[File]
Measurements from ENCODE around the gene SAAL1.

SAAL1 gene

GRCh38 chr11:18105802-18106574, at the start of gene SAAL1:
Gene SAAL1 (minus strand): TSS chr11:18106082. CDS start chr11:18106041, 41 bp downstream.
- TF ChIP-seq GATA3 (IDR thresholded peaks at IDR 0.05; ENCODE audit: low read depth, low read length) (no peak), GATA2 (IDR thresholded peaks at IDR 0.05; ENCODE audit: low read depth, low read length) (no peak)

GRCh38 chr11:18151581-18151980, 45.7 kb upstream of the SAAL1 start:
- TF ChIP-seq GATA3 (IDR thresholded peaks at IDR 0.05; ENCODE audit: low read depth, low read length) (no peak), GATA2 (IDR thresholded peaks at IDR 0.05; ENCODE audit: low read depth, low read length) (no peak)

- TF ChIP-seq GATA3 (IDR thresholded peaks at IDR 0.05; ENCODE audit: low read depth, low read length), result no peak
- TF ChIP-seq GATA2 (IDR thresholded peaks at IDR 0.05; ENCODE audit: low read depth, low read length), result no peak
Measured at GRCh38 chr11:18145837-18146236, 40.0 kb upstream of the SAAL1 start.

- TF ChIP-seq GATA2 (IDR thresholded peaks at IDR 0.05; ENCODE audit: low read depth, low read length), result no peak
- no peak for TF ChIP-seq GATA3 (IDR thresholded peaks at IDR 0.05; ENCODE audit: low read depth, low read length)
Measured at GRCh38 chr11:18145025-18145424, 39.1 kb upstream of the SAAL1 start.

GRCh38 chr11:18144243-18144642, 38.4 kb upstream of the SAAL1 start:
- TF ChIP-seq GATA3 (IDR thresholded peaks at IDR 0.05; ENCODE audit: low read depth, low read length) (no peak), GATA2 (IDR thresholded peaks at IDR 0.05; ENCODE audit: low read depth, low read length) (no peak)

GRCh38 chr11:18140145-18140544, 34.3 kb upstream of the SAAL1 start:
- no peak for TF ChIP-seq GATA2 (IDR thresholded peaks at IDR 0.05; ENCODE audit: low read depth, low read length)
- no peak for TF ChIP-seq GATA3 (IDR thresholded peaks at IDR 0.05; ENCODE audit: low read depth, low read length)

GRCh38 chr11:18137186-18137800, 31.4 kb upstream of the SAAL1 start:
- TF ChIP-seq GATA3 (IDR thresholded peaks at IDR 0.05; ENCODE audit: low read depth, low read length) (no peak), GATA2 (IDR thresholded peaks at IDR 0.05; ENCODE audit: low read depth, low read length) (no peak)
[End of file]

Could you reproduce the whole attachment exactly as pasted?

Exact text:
Measurements from ENCODE around the gene SAAL1.

SAAL1 gene

GRCh38 chr11:18105802-18106574, at the start of gene SAAL1:
Gene SAAL1 (minus strand): TSS chr11:18106082. CDS start chr11:18106041, 41 bp downstream.
- TF ChIP-seq GATA3 (IDR thresholded peaks at IDR 0.05; ENCODE audit: low read depth, low read length) (no peak), GATA2 (IDR thresholded peaks at IDR 0.05; ENCODE audit: low read depth, low read length) (no peak)

GRCh38 chr11:18151581-18151980, 45.7 kb upstream of the SAAL1 start:
- TF ChIP-seq GATA3 (IDR thresholded peaks at IDR 0.05; ENCODE audit: low read depth, low read length) (no peak), GATA2 (IDR thresholded peaks at IDR 0.05; ENCODE audit: low read depth, low read length) (no peak)

- TF ChIP-seq GATA3 (IDR thresholded peaks at IDR 0.05; ENCODE audit: low read depth, low read length), result no peak
- TF ChIP-seq GATA2 (IDR thresholded peaks at IDR 0.05; ENCODE audit: low read depth, low read length), result no peak
Measured at GRCh38 chr11:18145837-18146236, 40.0 kb upstream of the SAAL1 start.

- TF ChIP-seq GATA2 (IDR thresholded peaks at IDR 0.05; ENCODE audit: low read depth, low read length), result no peak
- no peak for TF ChIP-seq GATA3 (IDR thresholded peaks at IDR 0.05; ENCODE audit: low read depth, low read length)
Measured at GRCh38 chr11:18145025-18145424, 39.1 kb upstream of the SAAL1 start.

GRCh38 chr11:18144243-18144642, 38.4 kb upstream of the SAAL1 start:
- TF ChIP-seq GATA3 (IDR thresholded peaks at IDR 0.05; ENCODE audit: low read depth, low read length) (no peak), GATA2 (IDR thresholded peaks at IDR 0.05; ENCODE audit: low read depth, low read length) (no peak)

GRCh38 chr11:18140145-18140544, 34.3 kb upstream of the SAAL1 start:
- no peak for TF ChIP-seq GATA2 (IDR thresholded peaks at IDR 0.05; ENCODE audit: low read depth, low read length)
- no peak for TF ChIP-seq GATA3 (IDR thresholded peaks at IDR 0.05; ENCODE audit: low read depth, low read length)

GRCh38 chr11:18137186-18137800, 31.4 kb upstream of the SAAL1 start:
- TF ChIP-seq GATA3 (IDR thresholded peaks at IDR 0.05; ENCODE audit: low read depth, low read length) (no peak), GATA2 (IDR thresholded peaks at IDR 0.05; ENCODE audit: low read depth, low read length) (no peak)